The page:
Joan Rivers may have once told National Public Radio audiences that Barack Obama was off-limits for comedy because "we still have such high hopes for him." But that time has long since passed, Rivers now says.
"Nothing and no one is off-limits permanently," she says in an interview. "It's all a matter of timing. By the time I get to Wichita, I'll probably even have some material on the Haiti earthquake. Life is tough and the only way we have to survive it is to laugh."
Rivers, who crashed through the male-dominated stand-up ranks in the 1960s to become Johnny Carson's favorite guest host and made a career out of asking "Can we talk?," will bring her act to Wichita's Orpheum Theatre next Thursday. At 76, she still goes out on the road a couple of times a month "to stay fresh."
"I try to go out for two shows every other weekend around the country and I am in a local club every Wednesday, no matter what, because I love live performance," says Rivers, who has also just signed on for another season of E! Network's "Fashion Police." She and her daughter, Melissa, have perfected acerbic (and hilarious) red carpet commentary on celebrity couture hits and misses.
Never miss a local story.
"Fashion should be made fun of — especially when somebody takes it too seriously. Come on, Victoria Beckham, lighten up, already!" she says.
For herself, Rivers, who has graced more than a few best-dressed lists over the decades and has launched her own designer jewelry and beauty products line, prefers "anything that goes with varicose veins — or basic black with lots of accessories. Thank God for Coco Chanel. She made it so easy. You can't go wrong."
Rivers is hands-on about her jewelry collection, which she sells on QVC, because she designs what she would wear: "Whatever you see me in is mine, unless it's real," she jokes.
The daughter of a Russian-Jewish immigrant doctor, the former Joan Alexandra Molinsky grew up in a posh New York suburb and graduated from Barnard College with degrees in English and anthropology. She worked as a fashion consultant at one point, a writer/proofreader at another and even led tours around Rockefeller Center. Then a friend took her to see controversial comedian/activist Lenny Bruce and she says she had an epiphany.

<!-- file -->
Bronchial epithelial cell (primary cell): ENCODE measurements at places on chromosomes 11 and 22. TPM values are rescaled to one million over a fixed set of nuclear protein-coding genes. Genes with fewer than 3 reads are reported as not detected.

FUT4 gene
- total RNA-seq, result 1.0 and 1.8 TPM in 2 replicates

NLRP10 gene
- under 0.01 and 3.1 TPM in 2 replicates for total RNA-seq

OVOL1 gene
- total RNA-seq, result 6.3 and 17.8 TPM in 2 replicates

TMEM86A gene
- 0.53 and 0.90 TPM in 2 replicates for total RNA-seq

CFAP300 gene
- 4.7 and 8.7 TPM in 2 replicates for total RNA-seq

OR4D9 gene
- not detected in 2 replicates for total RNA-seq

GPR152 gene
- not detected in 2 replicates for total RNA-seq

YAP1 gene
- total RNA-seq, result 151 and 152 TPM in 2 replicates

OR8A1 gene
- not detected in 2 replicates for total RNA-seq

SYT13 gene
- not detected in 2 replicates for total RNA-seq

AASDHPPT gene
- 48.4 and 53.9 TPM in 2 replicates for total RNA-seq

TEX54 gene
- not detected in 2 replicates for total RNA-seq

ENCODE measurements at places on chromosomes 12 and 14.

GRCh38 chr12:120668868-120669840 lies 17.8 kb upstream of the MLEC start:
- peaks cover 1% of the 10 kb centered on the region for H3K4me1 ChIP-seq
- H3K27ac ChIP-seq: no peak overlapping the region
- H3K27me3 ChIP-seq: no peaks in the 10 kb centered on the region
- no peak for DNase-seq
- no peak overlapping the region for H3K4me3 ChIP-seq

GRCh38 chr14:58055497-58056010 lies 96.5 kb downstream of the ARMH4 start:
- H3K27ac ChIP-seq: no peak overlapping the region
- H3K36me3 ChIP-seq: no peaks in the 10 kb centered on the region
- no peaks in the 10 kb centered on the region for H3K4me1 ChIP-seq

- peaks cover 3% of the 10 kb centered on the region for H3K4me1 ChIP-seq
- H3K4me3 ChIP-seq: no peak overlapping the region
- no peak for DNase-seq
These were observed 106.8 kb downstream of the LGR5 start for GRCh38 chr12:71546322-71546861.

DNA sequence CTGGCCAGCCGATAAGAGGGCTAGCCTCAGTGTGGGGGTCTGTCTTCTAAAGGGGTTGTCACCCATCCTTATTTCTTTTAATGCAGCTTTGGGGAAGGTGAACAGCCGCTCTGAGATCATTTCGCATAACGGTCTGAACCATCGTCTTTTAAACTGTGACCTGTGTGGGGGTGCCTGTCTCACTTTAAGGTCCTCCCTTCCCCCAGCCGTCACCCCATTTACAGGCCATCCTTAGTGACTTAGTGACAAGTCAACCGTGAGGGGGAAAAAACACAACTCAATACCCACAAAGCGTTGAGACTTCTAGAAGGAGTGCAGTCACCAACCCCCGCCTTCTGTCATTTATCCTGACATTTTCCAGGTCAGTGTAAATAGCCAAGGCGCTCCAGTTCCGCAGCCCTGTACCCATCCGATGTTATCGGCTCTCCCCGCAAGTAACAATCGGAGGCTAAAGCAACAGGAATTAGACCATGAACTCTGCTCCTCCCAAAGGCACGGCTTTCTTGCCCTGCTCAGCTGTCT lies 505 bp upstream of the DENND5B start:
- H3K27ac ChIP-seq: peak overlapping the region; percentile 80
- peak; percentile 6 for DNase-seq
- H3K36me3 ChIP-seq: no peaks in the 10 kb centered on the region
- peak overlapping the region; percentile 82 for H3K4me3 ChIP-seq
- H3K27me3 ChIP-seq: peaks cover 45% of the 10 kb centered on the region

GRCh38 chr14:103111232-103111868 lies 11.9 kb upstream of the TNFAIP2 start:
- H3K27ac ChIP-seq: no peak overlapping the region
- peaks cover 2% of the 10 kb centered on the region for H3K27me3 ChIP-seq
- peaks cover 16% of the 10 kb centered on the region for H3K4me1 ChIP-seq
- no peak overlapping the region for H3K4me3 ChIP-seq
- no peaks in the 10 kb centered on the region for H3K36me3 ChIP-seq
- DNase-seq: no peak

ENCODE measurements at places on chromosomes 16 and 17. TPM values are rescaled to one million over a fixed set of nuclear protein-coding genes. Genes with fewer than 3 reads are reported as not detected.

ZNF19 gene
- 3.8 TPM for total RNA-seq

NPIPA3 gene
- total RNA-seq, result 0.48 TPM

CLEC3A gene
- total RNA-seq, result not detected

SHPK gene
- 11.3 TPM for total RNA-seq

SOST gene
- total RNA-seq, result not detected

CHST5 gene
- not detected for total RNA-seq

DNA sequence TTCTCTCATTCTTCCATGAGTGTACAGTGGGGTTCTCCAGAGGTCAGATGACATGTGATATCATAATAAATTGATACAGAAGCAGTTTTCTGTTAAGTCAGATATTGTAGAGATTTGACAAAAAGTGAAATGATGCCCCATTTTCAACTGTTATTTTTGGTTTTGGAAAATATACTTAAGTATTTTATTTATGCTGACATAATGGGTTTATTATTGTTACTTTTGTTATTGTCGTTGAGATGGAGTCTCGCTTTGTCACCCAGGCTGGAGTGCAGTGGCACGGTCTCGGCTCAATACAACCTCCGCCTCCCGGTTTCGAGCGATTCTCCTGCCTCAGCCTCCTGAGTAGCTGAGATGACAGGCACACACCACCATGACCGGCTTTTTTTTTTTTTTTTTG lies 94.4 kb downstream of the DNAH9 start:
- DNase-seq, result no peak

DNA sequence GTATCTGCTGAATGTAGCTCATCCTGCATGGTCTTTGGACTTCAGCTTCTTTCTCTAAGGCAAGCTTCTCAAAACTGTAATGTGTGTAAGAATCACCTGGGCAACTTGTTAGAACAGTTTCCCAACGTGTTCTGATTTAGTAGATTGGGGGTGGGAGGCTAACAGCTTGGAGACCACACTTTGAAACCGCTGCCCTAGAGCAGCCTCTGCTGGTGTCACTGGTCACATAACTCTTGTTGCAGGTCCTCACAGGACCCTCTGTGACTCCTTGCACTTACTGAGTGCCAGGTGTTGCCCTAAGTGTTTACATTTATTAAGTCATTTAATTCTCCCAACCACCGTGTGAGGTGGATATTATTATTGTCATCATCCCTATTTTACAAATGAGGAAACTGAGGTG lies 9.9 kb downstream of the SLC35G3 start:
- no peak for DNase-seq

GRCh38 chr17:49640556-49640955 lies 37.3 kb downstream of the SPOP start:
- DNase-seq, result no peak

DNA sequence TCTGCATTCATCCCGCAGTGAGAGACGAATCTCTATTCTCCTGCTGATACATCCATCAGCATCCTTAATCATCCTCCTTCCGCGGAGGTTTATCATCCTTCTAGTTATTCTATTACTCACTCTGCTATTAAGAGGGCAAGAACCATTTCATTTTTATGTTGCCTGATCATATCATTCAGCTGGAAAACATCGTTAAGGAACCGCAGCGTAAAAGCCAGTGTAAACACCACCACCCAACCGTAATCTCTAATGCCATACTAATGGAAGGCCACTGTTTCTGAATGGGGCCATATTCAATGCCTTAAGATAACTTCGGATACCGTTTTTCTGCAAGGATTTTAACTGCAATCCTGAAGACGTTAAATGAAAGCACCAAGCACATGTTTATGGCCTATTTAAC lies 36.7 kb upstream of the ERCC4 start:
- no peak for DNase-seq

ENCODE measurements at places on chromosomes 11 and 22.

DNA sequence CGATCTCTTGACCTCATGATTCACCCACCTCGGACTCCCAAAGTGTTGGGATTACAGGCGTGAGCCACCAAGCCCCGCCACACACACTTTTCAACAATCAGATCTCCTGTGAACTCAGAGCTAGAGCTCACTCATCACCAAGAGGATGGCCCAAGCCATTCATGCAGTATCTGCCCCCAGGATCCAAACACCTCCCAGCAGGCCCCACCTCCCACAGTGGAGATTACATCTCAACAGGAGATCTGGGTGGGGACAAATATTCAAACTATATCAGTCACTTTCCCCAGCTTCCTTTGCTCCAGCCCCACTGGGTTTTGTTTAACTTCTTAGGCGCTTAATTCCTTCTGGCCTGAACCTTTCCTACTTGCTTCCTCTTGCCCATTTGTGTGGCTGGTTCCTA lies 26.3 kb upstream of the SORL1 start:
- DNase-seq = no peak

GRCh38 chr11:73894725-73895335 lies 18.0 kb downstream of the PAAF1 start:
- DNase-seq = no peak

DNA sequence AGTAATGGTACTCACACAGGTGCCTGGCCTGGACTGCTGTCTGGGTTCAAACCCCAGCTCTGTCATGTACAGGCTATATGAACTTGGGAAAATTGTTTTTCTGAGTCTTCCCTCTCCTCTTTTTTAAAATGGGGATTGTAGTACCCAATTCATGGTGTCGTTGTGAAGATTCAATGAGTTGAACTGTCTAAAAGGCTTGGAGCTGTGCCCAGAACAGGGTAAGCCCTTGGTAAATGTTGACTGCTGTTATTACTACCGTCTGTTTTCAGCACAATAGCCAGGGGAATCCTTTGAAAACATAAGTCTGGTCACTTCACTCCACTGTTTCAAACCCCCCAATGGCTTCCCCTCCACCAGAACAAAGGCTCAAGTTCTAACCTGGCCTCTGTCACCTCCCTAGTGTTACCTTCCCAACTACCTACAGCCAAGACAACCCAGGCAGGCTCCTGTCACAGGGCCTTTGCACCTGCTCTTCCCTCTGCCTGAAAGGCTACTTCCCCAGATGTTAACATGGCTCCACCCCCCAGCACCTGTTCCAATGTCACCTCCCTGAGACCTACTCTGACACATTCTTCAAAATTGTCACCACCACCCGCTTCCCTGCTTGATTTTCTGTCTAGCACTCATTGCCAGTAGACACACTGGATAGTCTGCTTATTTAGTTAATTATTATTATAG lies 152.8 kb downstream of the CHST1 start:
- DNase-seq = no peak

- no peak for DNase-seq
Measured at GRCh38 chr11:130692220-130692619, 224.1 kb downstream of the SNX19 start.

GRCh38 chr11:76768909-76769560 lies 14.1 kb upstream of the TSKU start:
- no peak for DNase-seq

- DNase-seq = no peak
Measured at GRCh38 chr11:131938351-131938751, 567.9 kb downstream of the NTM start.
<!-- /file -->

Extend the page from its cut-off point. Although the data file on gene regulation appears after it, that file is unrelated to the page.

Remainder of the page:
She knew what she wanted to do, but for all her smarts, drive and chutzpah, she was still a woman tackling a man's field. Like her rare contemporary, Phyllis Diller, she broke through by making fun of herself — from relationships with men to insecurities over her looks and, later, her cosmetic nips and tucks.
After toiling for a decade in low-rent clubs, she got her break with Johnny Carson, who first elevated her to permanent guest host, then never spoke to her again after she got her own late-night talk show on the fledgling Fox network.
She's written 10 books, including three autobiographies.
"I am a writer who became a performer, like Woody Allen, Dick Cavett and Bill Cosby," she says. "Every show is different because every audience is different. I love it when the audience is so great that you go off on tangents with them and play around. Every now and then, you get a difficult audience. But I keep punching through to the end. I'm not gonna give up on them."
While she is a self-professed workaholic, Rivers is adamant that she have one week twice a year of uninterrupted "grandma time" with her 9-year-old grandson, Cooper Endicott (Melissa's son).
"We go to Disneyland and do other activities like normal people. That's the basis for families and I insist on it," she says. "Cooper finally caught on about three years ago that his grandma is recognized by a lot of people. He asked me why and I said it was because I make people laugh. He thought about it and said, 'That's nice.' Tough crowd."
If you go
Where: Orpheum Theatre, First and Broadway
When: 8 p.m. Thursday
How much: Tickets $68, $55, $38 (mezzanine), $22 (balcony); available at Select-A-Seat at 316-755-7328 or www.selectaseat.com.